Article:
Hello, everyone and welcome to Let’s Read An Old Menu! This is a somewhat irregular column in which I, your humble LibraryLass, look at restaurant, hotel, and lunch counter menus from the 19th and 20th centuries. Sometimes things will be familiar, sometimes they’ll be weird. But one thing you can count on is that they’ll almost always have cottage cheese on the menu, and they’ll almost never actually explain what’s in anything.
Before we begin I’d like to include an advisory: this article includes stereotypical transcriptions of a Chinese accent that were racist at the time and are racist now. I do not intend to endorse any racist sentiment by including them, but merely to educate about immigrant cuisine in America by offering the example of a notable example of a notable Chinese-American restaurateur and how he navigated the racism that he encountered.
What’s For Lunch?
Today we’ll be looking at the culinary empire of pre-statehood Hawaii’s foremost Chinese cook, P. Y. Chong, as it stood at the end of the second world war.
Is The Restaurant Still There? If not, what can we find out about it?
Lau Yee Chai’s second and most famous location, at the intersection of Kuamo’o Street & Kūhiō Avenue was sold to Honolulu business mogul Willam KH Mau in 1948 and demolished in 1968. Beginning in 1978, Mau continued to operate under the Lau Yee Chai out of a storefront on the fifth floor of his Waikiki Shopping Plaza at 2250 Kalakaua Ave until sometime in the 2010s– it has a Doordash page! Alas, even the modern incarnation of Lau Yee Chai is no more as of 2021. Was it a victim of the pandemic, or was it already gone by then? Hawaiicados, please let me know if you know! I was unable to determine the side of the street the famous Kūhiō location was on, but today there stands the famous Ambassador Hotel. Chong’s other restaurant, House of P.Y. Chong, stood on the site that is today the Ilikai Hotel, which TV fans will recognize from the opening credits to the original Hawaii 5-0. (And maybe the new one? I haven’t watched it.)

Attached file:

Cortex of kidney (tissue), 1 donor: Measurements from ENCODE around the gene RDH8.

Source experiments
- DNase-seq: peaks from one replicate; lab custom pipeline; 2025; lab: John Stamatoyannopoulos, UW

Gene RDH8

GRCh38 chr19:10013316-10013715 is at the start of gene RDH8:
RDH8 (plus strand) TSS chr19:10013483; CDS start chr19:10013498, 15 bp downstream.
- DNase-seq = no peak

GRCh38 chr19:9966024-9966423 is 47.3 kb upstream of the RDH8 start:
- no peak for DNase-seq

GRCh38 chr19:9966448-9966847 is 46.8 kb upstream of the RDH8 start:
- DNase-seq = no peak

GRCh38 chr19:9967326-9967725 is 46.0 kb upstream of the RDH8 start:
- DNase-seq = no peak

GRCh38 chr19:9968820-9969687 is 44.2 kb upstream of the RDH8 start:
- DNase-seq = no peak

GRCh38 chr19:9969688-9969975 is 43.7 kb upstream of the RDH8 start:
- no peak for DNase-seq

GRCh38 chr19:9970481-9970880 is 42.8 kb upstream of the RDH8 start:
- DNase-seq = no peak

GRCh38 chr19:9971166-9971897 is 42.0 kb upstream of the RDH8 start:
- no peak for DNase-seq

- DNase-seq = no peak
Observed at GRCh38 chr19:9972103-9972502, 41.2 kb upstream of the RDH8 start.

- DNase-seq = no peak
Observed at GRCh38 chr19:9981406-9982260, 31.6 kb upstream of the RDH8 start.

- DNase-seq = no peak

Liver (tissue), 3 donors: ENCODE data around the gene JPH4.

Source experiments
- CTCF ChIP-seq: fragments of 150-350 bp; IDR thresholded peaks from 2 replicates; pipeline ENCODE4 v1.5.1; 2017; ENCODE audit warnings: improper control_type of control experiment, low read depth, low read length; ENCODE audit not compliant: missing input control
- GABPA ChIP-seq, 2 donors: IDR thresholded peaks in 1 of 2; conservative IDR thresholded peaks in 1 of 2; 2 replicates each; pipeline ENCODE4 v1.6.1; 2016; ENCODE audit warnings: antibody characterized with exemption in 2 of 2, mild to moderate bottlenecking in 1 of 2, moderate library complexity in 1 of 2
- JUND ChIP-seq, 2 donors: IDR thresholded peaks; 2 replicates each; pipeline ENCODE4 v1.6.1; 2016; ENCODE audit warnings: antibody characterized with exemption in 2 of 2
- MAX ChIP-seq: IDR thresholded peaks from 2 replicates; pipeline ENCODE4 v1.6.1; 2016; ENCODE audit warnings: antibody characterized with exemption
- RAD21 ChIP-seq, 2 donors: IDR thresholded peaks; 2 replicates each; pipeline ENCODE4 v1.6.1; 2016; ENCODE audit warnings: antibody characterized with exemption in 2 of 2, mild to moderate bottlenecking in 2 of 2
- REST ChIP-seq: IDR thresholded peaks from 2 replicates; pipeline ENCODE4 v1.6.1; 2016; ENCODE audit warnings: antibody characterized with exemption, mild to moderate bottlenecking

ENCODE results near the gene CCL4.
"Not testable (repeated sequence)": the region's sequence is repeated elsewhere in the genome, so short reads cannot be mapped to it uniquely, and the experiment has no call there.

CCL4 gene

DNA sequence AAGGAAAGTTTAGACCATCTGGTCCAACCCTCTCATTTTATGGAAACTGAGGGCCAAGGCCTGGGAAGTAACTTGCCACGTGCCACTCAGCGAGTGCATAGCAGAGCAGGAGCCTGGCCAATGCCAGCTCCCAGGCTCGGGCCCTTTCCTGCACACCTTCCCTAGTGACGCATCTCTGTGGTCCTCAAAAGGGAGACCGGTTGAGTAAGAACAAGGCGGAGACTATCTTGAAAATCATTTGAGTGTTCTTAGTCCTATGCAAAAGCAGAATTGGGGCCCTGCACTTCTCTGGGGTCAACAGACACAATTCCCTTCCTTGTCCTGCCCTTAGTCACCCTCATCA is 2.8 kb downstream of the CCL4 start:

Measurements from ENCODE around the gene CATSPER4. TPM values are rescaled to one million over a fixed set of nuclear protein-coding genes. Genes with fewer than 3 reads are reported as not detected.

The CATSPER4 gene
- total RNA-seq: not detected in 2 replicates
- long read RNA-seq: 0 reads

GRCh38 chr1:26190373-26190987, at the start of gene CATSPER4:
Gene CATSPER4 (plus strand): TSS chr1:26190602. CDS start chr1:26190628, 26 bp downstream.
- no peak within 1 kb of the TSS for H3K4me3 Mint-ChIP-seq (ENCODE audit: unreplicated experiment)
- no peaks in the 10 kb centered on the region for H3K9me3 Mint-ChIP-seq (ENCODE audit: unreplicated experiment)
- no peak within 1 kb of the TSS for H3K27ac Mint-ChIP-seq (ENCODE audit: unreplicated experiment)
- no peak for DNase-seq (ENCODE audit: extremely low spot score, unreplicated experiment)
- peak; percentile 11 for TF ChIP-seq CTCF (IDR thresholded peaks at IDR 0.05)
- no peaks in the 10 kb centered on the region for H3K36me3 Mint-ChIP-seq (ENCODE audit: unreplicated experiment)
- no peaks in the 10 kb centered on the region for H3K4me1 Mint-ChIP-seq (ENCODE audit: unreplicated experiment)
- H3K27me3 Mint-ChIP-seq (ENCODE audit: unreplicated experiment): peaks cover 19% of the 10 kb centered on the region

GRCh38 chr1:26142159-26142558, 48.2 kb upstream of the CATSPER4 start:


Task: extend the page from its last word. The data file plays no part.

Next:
The son of a notable scholar, Pang-Yat Chong– or as he publicly touted himself, “Me, P. Y. Chong!” immigrated from Shekki, Guandong province to Hawaii in 1917. Though the interiors of his menus displayed an impeccable command of the English language, in advertisement– including postcards, souvenir menus, newspaper inserts, and radio commercials– Chong affected a stereotypical pidgin with the intent of putting American customers at ease by playing to their expectations of a Chinese restaurateur.
Chong chose to set his brand apart not only by the quality of his food, but by the atmosphere he cultivated. Lau Yee Chai’s premises included a rock garden, a koi pond, and a large collection of Asian art for the perusal of Chong’s customers, many of them imported by Chong himself, who started an importing company specifically to supply his restaurant with decor. By 1936, Lau Yee Chai’s dining room could sit over 1400 diners (and by 1951, pamphlets boasted of its ability to take reservations for special parties up to over 1500!), and it was regularly full. At its peak, Chong estimated that nineteen out of every twenty visitors to Hawaii ate at his restaurant at least once during their trip.